Neighbours criticise plans for six homes in old Portslade driveway

A property developer wants to build six one-bed houses on an old driveway next to a primary school in Portslade.

Timothy Jennings has applied for planning permission to build the homes on land by St Nicolas (Church of England) Primary School, in Locks Hill, and close to Brackenbury Primary School.

The land was once the drive for a villa known as Greenways which was demolished and replaced by a block of flats with the same name in the 1970s.

Mr Jennings’s application is due to be decided by Brighton and Hove City Council’s Planning Committee next week.

Officials have give their backing to the scheme but Labour councillor Les Hamilton, who used to chair the Planning Committee, said that the plans were “ridiculous”.

The proposed two-storey properties would go on a site that is accessible to pedestrians and cyclists only, with cycle parking and the bins put out at the Locks Hill entrance.

The site is on the southern edge of the Portslade Village Conservation area next to an 18th century grade II listed house at 8 Locks Hill and near the locally listed Brackenbury Primary School.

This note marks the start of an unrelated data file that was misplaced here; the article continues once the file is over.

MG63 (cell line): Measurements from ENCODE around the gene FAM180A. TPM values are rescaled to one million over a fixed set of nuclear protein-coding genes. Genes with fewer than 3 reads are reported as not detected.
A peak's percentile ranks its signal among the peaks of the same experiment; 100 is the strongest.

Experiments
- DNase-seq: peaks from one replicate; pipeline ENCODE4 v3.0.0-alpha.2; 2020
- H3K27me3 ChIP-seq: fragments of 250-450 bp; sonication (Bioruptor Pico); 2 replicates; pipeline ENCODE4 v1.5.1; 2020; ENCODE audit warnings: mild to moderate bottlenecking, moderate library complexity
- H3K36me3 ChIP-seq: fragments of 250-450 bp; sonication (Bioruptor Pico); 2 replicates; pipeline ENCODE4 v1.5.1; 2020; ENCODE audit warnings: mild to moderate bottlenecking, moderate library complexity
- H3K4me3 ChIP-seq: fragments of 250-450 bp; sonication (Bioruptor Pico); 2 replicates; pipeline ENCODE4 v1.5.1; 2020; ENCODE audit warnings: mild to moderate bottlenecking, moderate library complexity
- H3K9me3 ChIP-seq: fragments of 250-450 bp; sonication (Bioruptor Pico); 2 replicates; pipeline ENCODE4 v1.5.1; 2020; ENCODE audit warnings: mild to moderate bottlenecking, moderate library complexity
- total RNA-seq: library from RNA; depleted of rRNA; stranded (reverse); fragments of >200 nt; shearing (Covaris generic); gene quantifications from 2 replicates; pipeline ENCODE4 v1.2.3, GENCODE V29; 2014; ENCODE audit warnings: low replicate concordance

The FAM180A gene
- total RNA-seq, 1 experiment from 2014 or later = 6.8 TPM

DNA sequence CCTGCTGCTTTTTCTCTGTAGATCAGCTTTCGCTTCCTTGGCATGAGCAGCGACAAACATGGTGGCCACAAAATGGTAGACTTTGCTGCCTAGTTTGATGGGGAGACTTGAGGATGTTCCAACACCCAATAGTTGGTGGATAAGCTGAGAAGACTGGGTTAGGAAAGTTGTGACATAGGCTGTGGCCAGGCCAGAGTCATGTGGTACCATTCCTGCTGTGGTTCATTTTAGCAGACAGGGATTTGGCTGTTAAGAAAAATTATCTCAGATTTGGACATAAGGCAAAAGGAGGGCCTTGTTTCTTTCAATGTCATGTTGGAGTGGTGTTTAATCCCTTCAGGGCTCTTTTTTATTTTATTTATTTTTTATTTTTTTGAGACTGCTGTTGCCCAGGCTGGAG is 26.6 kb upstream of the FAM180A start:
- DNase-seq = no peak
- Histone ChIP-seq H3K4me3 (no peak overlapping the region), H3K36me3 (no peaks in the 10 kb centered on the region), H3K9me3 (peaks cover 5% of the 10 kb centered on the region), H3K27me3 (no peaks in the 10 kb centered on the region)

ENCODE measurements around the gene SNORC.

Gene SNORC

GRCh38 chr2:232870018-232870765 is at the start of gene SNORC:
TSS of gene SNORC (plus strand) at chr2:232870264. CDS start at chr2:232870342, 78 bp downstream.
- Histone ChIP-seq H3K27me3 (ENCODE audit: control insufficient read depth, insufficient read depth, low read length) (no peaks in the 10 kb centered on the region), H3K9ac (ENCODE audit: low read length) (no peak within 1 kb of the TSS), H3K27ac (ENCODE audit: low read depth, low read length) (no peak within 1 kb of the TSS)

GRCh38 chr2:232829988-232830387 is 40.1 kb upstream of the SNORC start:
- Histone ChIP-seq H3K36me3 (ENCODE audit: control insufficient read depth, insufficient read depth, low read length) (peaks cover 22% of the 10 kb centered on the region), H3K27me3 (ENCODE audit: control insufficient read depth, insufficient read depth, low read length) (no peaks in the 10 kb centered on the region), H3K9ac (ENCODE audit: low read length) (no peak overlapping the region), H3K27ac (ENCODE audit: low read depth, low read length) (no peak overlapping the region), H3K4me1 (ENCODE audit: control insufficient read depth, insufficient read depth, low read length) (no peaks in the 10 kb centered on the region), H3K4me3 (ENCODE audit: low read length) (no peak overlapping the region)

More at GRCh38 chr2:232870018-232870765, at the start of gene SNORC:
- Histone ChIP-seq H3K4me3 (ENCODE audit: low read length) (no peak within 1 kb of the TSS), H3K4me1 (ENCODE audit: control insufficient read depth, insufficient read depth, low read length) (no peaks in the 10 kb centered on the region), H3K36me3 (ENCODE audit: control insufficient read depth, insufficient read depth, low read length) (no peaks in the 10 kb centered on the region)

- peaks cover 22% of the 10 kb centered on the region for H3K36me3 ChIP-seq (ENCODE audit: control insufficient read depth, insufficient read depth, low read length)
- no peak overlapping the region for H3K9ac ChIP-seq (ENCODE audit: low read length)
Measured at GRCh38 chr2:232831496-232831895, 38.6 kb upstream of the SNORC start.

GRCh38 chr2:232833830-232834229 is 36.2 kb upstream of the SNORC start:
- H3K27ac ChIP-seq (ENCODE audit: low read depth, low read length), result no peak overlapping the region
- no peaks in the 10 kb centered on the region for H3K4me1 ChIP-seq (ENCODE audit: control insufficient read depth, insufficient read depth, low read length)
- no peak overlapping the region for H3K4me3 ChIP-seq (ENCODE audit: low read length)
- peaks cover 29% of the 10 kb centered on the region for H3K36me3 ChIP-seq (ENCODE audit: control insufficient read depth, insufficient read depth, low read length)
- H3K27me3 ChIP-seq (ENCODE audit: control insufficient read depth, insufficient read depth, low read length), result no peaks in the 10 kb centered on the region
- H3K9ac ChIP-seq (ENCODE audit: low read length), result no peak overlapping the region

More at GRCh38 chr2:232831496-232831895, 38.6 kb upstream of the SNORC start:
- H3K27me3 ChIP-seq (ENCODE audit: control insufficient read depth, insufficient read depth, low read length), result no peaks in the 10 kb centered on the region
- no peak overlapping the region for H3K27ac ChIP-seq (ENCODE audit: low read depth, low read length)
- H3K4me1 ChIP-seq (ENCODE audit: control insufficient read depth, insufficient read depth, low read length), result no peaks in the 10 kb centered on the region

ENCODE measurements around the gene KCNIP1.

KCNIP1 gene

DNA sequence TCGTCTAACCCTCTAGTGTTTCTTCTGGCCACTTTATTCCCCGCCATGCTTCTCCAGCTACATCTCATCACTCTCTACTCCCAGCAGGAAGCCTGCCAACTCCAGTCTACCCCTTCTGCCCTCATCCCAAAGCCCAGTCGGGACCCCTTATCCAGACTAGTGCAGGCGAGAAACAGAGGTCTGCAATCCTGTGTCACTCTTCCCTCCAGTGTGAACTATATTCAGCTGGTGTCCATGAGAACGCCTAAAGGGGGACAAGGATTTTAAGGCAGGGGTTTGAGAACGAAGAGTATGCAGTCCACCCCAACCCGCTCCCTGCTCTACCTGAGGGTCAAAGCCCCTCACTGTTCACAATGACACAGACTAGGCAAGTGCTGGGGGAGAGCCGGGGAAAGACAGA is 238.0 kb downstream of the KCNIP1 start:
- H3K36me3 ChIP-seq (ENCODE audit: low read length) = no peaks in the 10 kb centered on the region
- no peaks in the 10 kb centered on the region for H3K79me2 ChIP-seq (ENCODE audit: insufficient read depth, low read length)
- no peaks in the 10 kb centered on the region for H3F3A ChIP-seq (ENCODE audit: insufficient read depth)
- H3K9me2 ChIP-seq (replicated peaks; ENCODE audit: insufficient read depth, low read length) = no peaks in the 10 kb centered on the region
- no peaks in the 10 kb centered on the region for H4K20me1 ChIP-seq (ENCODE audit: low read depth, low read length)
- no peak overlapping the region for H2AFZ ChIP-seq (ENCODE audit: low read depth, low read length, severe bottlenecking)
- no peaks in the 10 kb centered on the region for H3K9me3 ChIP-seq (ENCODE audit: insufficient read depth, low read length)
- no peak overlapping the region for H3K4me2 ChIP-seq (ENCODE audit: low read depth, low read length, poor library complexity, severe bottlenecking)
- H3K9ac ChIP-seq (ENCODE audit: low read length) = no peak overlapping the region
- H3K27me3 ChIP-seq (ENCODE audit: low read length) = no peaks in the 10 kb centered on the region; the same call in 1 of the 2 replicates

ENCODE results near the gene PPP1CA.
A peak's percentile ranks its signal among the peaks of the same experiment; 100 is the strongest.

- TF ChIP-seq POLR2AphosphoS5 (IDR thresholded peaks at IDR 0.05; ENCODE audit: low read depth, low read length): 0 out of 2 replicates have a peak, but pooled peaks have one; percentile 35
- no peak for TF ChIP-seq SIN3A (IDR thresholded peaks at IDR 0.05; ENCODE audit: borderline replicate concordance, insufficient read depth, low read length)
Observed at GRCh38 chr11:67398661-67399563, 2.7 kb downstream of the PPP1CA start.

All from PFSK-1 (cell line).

But neither the council’s Conservation Advisory Group nor its heritage team has objected to the scheme.

If Mr Jennings is granted permission and goes ahead with the scheme, he will be asked to contribute £113,000 towards affordable housing elsewhere in the area.

Having described the plans as ridiculous, Councillor Hamilton, who represents South Portslade ward, asked that the Planning Committee visit the site before deciding the application.

He raised concerns about the lack of parking and said: “The development site is not wide enough for vehicular traffic. What would happen if there were a fire or need for an ambulance to attend a property?”

The application generated 15 objections and one letter of support, with the Residents’ Committee of Greenways highlighting worries about access, traffic and noise pollution.

The committee said: “While we appreciate that new homes are needed, this is a very odd narrow strip of land and the homes appear rather strange.

“We feel this development and its residents’ access to our property is very likely to cause a great deal of distress to our already vulnerable residents and would significantly devalue our homes.”

The supporter, whose details were redacted by the council, said: “It makes good use of a strip of land currently of no use to others (and) uses good design to provide much-needed starter homes in the area.”

The Planning Committee is due to meet at 2pm next Wednesday (4 May). The meeting is scheduled to be webcast on the council’s website.

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